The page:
Autism Research: Sept 12, 2014 Week in Review


Interventions at infancy might eliminate autism symptoms

 At the forefront of autism research, the researchers from the UC Davis MIND Institute have come up with yet another pioneering work towards autism treatment. A team of scientists led by Sally Rogers and Sally Ozonoff found that if autism detected by the age of 6 months was rigorously treated, then by the age of 3 years, there was neither any developmental delay, nor any signs of autism. This path-breaking study was published in the Journal of Autism and Developmental Disorders. The therapy they delivered to the infants was termed as Infant Start was based on an earlier model developed by Rogers and a colleague called Early Start Denver Model (ESDM) which was already very successful in coaching parents and children at a very early age. The new model will further enhance the outcomes, the researchers are confident.  More on this story can be found on Autism Daily Newscast here.

Estrogen receptors give clue to autism male preponderance

The female hormone estrogen is now being thought to play a vital role in protecting the female brain from autism. Researchers from the Georgia Regents University investigated the role of estrogen in autism and found that estrogen receptor beta expression was distinctly lower in children with autism. The hormone that protects women from stroke might also be reducing their risk of autism, scientists are thinking. The lead author of the study Dr. Pillai has published the findings in the journal Molecular Autism. The findings are significant as males are distinctly more frequently affected by autism than females and testosterone has been found to be elevated in children with autism in earlier studies. Putting two and two together reveals that estrogen could pave a way towards newer therapies employing the receptor beta expression to curb or control autism development.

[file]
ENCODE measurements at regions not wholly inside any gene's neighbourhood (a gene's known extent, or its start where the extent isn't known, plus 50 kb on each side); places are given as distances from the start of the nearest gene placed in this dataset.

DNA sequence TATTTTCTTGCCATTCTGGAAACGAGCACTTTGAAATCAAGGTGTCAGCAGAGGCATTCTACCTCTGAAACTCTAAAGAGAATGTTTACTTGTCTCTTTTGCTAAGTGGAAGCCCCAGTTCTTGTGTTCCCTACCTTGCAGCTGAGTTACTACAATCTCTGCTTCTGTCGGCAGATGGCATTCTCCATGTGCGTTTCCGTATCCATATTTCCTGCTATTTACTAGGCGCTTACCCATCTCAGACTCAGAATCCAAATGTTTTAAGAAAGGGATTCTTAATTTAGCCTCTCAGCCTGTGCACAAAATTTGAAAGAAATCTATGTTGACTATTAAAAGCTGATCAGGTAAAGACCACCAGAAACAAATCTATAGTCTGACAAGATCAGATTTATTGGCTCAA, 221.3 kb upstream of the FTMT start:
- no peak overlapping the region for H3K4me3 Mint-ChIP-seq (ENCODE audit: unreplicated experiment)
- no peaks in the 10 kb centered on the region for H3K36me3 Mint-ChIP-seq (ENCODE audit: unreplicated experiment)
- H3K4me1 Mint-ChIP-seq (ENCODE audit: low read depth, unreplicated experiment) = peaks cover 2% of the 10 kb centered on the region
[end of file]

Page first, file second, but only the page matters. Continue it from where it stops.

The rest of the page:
Assisted reproduction and autism not linked, study finds

 A new study conducted by Dr. Sean Ackerman of University of Vermont College of Medicine has found that although the rise in assisted reproductive techniques and autism has been simultaneous, they are in no way connected by a causal relationship. The team examined data of almost 2000 autism affected children and found no consistency to link an assisted reproductive technique with autism rates. The data was published in the journal Fertility and Sterility. The question at least will give parents who wish to opt for these techniques to get a baby less worried about their child having a risk of autism and put to ease the minds of those who did have their autistic child via one such technique.

‘Self-grooming neurons’ producing autism symptoms discovered at Caltech

Researchers from Caltech and Howard Hughes Medical Institute have found a group of neurons that direcly control the amount of social interaction of a person. A group of antagonistic neurons seems to be directing how much time one spends grooming oneself repetitively and being asocial as opposed to being social. These neurons were identified in mice brain by Weizhe Hong and his team. The study published in Cell this week. The neurons were discovered in a brain region called amygdala in mice brains and with further research could give better answers to exact causes of autism in humans too someday.

Research Suggests Pre-natal Brain Injury May Increase Autism Risk

As reported here by Autism Daily Newscast, a research review published in the journal Neuron suggests that autism may begin with pre-natal brain injury to the cerebellum. The authors of the study also found that there are important “sensitive” periods when these connections are most vulnerable, and that it is most likely that the damage occurs before birth.